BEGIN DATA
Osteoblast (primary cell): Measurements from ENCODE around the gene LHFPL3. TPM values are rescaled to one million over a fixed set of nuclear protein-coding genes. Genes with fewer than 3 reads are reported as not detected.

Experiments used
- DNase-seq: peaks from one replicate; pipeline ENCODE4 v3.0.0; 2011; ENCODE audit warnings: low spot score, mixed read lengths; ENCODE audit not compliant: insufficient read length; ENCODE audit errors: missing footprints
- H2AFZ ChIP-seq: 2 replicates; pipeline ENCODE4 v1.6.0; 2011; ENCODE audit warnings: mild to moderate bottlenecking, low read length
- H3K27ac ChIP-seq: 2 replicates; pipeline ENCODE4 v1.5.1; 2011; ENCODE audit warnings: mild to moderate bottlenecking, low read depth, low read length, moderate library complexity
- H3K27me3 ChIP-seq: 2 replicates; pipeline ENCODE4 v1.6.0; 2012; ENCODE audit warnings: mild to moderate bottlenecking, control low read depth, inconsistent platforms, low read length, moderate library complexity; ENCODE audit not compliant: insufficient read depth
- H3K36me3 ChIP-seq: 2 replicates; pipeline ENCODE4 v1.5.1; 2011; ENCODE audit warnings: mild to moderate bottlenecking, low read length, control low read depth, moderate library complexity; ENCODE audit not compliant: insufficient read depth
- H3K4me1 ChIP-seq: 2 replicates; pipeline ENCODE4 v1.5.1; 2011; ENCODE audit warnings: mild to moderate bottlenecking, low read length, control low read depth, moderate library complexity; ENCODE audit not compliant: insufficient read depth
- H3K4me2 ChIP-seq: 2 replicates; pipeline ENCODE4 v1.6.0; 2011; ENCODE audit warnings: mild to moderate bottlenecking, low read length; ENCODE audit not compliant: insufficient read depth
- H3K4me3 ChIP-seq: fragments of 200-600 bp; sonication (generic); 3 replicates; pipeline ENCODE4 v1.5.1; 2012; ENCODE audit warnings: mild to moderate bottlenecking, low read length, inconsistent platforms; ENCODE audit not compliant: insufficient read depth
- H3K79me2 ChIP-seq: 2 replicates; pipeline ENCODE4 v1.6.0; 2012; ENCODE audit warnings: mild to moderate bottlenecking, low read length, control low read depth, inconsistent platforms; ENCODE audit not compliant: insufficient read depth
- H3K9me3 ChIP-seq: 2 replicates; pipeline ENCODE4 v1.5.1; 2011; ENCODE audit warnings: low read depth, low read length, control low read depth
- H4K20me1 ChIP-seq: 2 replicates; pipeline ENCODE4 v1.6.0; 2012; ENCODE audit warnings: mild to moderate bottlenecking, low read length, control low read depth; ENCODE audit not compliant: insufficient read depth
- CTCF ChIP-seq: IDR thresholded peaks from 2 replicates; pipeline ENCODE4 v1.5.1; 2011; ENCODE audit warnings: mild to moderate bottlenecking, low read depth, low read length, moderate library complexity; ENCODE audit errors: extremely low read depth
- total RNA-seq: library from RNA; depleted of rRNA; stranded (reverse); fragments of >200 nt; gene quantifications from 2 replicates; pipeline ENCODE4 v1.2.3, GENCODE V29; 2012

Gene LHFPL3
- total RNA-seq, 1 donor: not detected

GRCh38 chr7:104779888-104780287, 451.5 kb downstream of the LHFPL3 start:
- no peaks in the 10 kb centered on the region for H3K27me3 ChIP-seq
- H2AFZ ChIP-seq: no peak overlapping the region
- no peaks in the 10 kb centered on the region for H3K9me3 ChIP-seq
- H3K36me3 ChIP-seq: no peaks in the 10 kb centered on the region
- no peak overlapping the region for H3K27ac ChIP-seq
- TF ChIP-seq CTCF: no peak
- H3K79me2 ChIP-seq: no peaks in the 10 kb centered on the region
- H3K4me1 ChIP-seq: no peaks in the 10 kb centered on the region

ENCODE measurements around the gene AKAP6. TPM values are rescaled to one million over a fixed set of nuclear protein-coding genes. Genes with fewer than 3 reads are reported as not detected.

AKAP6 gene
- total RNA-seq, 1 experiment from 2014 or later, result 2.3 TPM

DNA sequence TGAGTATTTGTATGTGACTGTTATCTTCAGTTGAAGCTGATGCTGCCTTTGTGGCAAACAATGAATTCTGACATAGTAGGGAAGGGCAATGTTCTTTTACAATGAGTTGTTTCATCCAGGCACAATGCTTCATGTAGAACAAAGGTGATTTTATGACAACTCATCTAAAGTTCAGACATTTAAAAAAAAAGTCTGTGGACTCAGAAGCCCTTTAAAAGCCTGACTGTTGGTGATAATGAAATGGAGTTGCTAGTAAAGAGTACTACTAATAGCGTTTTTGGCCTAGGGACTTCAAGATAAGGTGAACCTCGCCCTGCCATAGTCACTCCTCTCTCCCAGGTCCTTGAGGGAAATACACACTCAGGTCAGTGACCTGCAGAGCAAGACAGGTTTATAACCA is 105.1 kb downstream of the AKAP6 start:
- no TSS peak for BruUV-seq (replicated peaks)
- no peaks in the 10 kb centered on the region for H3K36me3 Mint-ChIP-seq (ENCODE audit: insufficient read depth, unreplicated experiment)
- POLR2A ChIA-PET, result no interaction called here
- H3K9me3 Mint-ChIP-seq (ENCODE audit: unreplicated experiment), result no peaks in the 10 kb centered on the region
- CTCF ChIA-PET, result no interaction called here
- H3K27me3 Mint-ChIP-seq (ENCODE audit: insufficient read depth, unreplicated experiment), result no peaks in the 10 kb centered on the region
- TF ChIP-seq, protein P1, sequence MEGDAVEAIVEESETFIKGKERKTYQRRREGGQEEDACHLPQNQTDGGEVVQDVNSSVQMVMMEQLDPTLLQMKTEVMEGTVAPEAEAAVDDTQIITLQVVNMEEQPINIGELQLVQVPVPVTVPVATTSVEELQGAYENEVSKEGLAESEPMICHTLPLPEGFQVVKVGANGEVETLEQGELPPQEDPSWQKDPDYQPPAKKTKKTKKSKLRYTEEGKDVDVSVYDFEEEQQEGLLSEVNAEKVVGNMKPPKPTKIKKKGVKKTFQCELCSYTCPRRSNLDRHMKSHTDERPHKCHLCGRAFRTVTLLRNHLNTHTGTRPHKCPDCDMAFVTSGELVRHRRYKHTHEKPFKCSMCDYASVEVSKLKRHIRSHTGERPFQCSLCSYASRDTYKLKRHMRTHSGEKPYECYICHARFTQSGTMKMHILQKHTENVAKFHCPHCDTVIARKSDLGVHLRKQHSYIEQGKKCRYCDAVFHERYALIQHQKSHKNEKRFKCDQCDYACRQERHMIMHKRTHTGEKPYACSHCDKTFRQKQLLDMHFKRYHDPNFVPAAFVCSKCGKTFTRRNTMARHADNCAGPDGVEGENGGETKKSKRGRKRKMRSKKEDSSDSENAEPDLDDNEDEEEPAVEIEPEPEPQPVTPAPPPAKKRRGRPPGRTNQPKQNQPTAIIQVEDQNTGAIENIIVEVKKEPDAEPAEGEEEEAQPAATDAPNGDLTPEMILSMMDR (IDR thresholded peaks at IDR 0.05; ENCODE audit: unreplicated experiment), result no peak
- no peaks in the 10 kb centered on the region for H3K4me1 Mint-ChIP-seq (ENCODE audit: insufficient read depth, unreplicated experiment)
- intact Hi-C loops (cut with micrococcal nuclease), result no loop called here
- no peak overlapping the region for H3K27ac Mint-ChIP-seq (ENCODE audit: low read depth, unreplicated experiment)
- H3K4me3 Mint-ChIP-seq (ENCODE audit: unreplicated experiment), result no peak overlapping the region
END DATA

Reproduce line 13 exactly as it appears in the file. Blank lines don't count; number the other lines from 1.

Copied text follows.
- H4K20me1 ChIP-seq: 2 replicates; pipeline ENCODE4 v1.6.0; 2012; ENCODE audit warnings: mild to moderate bottlenecking, low read length, control low read depth; ENCODE audit not compliant: insufficient read depth